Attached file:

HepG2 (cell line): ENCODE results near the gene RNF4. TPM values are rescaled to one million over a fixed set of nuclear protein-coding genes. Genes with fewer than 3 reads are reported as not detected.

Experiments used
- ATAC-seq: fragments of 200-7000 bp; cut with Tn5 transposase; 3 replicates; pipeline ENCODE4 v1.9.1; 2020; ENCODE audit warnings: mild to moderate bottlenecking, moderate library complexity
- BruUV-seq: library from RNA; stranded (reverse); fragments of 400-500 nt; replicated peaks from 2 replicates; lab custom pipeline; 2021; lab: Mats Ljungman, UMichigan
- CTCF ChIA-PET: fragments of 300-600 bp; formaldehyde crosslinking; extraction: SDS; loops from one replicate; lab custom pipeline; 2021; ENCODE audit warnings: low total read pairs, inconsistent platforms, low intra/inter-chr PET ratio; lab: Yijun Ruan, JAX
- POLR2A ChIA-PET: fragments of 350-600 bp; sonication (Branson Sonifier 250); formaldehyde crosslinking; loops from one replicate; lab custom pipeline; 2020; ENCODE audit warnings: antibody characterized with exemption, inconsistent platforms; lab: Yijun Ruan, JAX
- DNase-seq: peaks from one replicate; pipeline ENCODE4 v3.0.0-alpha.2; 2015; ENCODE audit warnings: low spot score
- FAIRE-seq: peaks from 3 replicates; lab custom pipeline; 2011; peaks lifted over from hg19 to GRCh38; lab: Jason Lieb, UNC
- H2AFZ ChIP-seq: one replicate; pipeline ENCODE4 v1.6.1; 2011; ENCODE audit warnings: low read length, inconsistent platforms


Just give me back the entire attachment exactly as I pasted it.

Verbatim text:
HepG2 (cell line): ENCODE results near the gene RNF4. TPM values are rescaled to one million over a fixed set of nuclear protein-coding genes. Genes with fewer than 3 reads are reported as not detected.

Experiments used
- ATAC-seq: fragments of 200-7000 bp; cut with Tn5 transposase; 3 replicates; pipeline ENCODE4 v1.9.1; 2020; ENCODE audit warnings: mild to moderate bottlenecking, moderate library complexity
- BruUV-seq: library from RNA; stranded (reverse); fragments of 400-500 nt; replicated peaks from 2 replicates; lab custom pipeline; 2021; lab: Mats Ljungman, UMichigan
- CTCF ChIA-PET: fragments of 300-600 bp; formaldehyde crosslinking; extraction: SDS; loops from one replicate; lab custom pipeline; 2021; ENCODE audit warnings: low total read pairs, inconsistent platforms, low intra/inter-chr PET ratio; lab: Yijun Ruan, JAX
- POLR2A ChIA-PET: fragments of 350-600 bp; sonication (Branson Sonifier 250); formaldehyde crosslinking; loops from one replicate; lab custom pipeline; 2020; ENCODE audit warnings: antibody characterized with exemption, inconsistent platforms; lab: Yijun Ruan, JAX
- DNase-seq: peaks from one replicate; pipeline ENCODE4 v3.0.0-alpha.2; 2015; ENCODE audit warnings: low spot score
- FAIRE-seq: peaks from 3 replicates; lab custom pipeline; 2011; peaks lifted over from hg19 to GRCh38; lab: Jason Lieb, UNC
- H2AFZ ChIP-seq: one replicate; pipeline ENCODE4 v1.6.1; 2011; ENCODE audit warnings: low read length, inconsistent platforms